I bet my body for my body. My sex becomes medical waste.
Somewhere an insurance agent checks the paperwork.
Purple orchids, yellow orchids, gifts.
A machine vacuums blood from the surgical site.
When the chaplain discreetly comes out to me, I confess.
I ask the nurse on the night shift, “Is that the Moon?”
The night before, my mother texted “Sorry, no.”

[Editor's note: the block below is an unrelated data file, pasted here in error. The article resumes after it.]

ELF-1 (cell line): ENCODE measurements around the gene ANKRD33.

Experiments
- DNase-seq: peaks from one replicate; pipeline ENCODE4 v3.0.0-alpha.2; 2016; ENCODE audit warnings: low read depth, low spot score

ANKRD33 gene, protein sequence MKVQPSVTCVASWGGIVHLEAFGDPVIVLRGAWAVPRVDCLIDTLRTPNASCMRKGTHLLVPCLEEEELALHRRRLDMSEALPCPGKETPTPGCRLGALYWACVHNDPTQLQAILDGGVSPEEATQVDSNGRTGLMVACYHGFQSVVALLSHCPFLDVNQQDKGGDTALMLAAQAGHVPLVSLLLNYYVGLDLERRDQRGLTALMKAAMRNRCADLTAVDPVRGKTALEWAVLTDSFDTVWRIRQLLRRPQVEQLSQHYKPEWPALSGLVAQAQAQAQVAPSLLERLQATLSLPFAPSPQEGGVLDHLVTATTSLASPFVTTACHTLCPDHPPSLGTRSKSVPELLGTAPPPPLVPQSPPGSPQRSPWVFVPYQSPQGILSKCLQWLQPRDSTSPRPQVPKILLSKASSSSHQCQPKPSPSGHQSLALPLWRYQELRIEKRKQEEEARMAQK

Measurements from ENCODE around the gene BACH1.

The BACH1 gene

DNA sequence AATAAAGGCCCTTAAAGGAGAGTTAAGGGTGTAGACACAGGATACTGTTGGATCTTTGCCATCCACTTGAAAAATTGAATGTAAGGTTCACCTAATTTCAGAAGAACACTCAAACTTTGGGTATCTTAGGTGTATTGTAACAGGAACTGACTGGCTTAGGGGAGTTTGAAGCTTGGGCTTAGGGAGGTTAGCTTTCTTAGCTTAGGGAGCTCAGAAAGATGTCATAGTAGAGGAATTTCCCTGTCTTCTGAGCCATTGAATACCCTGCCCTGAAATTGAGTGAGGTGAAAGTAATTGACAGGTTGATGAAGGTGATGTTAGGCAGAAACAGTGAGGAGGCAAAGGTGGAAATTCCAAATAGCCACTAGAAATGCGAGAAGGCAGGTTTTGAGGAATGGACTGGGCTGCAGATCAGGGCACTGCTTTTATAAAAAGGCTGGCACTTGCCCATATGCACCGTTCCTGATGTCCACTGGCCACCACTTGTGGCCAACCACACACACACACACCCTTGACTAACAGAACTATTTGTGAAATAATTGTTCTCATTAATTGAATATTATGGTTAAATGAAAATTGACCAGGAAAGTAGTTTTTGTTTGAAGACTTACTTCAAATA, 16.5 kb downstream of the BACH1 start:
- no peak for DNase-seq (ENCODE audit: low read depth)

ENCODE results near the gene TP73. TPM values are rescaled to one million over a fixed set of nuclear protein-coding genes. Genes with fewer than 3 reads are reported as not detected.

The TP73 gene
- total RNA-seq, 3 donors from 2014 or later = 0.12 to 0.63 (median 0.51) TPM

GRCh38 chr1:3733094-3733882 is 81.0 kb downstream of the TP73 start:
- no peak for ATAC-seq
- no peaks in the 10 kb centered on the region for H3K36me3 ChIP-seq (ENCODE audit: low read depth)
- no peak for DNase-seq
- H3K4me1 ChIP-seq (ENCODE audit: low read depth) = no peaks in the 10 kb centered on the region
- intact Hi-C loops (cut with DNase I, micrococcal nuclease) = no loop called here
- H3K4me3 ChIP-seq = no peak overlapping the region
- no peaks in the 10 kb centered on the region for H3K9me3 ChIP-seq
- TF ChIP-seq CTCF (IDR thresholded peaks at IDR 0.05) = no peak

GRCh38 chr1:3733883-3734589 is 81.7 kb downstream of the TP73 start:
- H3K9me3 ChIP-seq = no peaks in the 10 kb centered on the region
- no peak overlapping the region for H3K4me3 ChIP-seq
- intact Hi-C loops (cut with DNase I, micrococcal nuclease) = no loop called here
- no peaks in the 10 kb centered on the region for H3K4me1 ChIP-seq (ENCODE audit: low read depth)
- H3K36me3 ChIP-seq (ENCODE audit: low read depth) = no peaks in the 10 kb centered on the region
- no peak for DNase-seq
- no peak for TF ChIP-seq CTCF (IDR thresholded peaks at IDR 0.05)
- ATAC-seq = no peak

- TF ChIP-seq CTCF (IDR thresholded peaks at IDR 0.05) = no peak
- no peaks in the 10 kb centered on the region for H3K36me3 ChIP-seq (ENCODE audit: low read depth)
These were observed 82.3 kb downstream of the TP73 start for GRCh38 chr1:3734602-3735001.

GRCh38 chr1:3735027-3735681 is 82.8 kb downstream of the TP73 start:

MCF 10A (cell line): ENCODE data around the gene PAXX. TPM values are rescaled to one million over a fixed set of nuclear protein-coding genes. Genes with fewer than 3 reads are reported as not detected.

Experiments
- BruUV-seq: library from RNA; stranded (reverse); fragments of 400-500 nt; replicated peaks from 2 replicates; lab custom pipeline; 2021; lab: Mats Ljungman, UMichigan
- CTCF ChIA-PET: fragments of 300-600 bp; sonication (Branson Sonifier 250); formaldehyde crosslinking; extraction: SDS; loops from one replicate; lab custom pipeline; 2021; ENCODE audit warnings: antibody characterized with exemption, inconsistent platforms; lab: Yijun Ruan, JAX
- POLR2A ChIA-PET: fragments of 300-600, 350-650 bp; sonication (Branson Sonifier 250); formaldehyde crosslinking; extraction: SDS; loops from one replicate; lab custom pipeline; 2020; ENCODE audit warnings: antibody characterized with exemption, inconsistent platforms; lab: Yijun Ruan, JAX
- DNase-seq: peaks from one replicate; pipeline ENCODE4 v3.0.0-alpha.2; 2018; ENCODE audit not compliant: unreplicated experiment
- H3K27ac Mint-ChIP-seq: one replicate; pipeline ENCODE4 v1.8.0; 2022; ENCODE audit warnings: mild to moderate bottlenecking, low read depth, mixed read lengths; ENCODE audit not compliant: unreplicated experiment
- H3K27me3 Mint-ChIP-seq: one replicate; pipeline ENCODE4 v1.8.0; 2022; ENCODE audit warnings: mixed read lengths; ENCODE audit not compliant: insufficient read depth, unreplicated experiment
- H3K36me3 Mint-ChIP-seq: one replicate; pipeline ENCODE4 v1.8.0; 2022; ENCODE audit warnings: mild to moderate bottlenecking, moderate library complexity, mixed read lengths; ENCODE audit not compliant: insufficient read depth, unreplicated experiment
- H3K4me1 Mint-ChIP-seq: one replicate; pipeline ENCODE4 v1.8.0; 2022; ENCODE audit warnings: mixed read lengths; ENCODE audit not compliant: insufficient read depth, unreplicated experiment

I blocked her number. I told only one of my blood sisters.
When asked what I wanted for breakfast, I said rice.
I used a spirometer to keep my lungs from collapsing.
I regretted not meditating with the chaplain.
I was told no. I was told no. No one stayed but nurses.
My surgeon loved how the flowers grew.
Summer had passed and I bore a new weight.
Copyright © 2021 by Như Xuân Nguyễn. Originally published in Poem-a-Day on March 1, 2021, by the Academy of American Poets.